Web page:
A San Diego student who spent five days locked in a holding cell after agents of the Drug Enforcement Administration (DEA) apparently forgot about him has sent a claim for $20 million in damages to the DEA’s general counsel in early May. The letter, a copy of which is not publicly available, may be a preliminary step to a formal lawsuit against the U.S. government. A lawsuit could claim negligence on the part of DEA agents, as well as civil rights violations, either of which would entitle the claimant to compensation for damages.
Daniel Chong, a 23 year-old student, was arrested during the early morning of Saturday, April 21, 2012, when he was attending a party at a friend’s house in celebration of “4/20,” an unofficial holiday celebrating marijuana. DEA agents reportedly raided the party and arrested Chong and several others. They took Chong to the local DEA office to be interviewed. Chong was told that he would be released that day, and he was taken to a five-by-ten-foot holding cell to wait for a ride home. No one came for Chong for five days.
Employees at the DEA office apparently forgot about Chong for five days. Chong had no food or water and no toilet, and his hands remained cuffed behind his back. He said that he could hear people outside and that he kicked at the door and screamed for help, but no one came. By the third day, he said he was hallucinating cartoon characters who spoke to him. He drank his own urine at least three times. He found a packet of white powder in a blanket, which he consumed, presumably thinking it might be food. He reportedly broke his glasses in an effort to commit suicide, going as far as trying to carve a message into his arm.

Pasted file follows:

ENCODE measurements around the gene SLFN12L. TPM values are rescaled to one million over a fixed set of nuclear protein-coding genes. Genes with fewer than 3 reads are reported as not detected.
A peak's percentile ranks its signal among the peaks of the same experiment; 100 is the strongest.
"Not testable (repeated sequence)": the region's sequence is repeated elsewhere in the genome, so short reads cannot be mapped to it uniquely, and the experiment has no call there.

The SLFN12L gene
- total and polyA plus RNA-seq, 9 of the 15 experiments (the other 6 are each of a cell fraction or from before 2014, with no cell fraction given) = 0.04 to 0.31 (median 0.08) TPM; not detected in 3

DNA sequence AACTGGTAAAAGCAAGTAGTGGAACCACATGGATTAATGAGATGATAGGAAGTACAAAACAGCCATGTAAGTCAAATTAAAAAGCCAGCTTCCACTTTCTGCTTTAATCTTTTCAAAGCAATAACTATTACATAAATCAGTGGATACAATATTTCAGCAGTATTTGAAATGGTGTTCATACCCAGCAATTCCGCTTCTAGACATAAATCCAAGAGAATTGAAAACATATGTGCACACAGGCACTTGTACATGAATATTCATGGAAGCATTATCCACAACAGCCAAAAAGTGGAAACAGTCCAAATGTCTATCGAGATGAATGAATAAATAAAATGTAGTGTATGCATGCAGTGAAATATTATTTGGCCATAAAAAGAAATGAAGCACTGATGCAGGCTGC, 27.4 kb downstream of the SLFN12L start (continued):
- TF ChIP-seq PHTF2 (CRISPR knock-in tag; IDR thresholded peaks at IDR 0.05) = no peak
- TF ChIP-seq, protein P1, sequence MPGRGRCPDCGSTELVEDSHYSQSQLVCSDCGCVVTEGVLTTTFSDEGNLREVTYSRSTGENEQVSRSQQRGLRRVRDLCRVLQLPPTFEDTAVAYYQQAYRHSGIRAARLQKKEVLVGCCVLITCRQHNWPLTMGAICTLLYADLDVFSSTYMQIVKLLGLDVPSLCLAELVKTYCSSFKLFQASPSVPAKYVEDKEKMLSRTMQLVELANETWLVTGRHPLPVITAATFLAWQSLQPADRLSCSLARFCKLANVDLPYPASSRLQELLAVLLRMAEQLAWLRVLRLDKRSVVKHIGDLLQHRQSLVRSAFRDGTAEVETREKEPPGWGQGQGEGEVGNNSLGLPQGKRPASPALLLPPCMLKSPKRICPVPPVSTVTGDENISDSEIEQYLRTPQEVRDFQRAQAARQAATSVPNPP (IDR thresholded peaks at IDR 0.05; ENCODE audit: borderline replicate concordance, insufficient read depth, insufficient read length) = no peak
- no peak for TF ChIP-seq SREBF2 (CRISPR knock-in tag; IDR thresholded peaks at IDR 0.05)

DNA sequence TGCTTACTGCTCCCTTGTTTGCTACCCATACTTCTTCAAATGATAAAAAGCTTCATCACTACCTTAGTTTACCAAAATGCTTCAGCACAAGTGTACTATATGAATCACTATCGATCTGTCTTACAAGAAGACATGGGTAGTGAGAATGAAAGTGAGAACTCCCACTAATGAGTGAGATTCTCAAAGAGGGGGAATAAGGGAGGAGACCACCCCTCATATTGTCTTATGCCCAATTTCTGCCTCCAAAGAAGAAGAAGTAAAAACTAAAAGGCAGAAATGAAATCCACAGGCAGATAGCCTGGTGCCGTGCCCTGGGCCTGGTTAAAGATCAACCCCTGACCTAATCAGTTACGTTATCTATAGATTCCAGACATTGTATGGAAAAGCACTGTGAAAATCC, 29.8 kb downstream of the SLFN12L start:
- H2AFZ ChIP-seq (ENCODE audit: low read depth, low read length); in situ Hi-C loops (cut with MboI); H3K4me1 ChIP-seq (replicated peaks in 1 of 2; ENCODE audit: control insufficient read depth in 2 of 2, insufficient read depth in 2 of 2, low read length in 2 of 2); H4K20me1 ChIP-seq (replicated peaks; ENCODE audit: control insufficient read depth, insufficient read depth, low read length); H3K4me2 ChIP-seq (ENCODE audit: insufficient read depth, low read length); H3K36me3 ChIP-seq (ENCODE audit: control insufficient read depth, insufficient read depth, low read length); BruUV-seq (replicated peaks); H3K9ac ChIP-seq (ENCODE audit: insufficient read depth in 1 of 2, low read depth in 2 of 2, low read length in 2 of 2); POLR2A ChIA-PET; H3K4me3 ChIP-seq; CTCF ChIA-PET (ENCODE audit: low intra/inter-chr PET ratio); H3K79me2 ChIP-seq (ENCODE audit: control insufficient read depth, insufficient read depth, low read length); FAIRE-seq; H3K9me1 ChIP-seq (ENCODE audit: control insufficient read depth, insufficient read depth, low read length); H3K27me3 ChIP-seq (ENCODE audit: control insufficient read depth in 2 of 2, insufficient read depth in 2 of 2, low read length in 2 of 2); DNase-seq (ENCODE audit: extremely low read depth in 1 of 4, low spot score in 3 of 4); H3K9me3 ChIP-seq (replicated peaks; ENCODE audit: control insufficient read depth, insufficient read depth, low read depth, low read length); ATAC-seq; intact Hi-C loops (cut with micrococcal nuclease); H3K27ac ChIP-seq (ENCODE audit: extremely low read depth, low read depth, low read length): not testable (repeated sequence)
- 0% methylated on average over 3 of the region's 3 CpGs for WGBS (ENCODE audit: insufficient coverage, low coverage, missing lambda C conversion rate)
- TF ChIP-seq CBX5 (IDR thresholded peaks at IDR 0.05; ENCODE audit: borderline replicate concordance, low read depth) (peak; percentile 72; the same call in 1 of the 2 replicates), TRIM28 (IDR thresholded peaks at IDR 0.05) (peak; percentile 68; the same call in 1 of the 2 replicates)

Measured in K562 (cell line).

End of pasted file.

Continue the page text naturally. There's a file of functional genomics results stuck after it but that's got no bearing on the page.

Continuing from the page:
When DEA employees found him on Wednesday, April 25, Chong was suffering from kidney failure, dehydration, and perforations to his esophagus from using his teeth to break his glasses. The white powder he ate turned out to be methamphetamine. How it came to be in the cell remains a mystery.
Chong’s attorney sent a five-page letter demanding $20 million in damages to the DEA’s headquarters in Washington, DC. Injury claims against the government usually begin with a written demand. The doctrine of sovereign immunity prohibits civil claims against the government unless the government consents to the suit. The Federal Tort Claims Act establishes procedures for making claims for damages against government entities. An initial demand must identify and describe the claim and state a demand for damages. If the government denies a properly-sent claim, the injured person may proceed to file a lawsuit in most cases.
The letter to the DEA reportedly includes claims that Chong’s treatment constitutes “torture.” He may also be making a claim for violations of his civil rights, known as a 1983 claim for the number of the statute. While these claims require proof of a violation of a constitutional right, the actual violations often include physical injuries with medical expenses and other damages similar to personal injury claims.
The Washington, DC injury lawyers at Lebowitz & Mzhen help people injured due to the negligence of others to assert their rights and recover their just compensation. Contact us today online or at (800) 654-1949 to schedule a free and confidential consultation.
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Students File Suit Against University and Police Over Pepper Spray Incident, Washington DC Injury Lawyer Blog, February 29, 2012
Family of Maryland Man Who Died in Police Custody Dismisses Suit Against Police, May Still Sue Hospital, Maryland Accident Law Blog, February 27, 2012
Investigations Have Yielded Few Answers So Far in UC Davis Pepper Spray Case, Washington DC Injury Lawyer Blog, January 6, 2012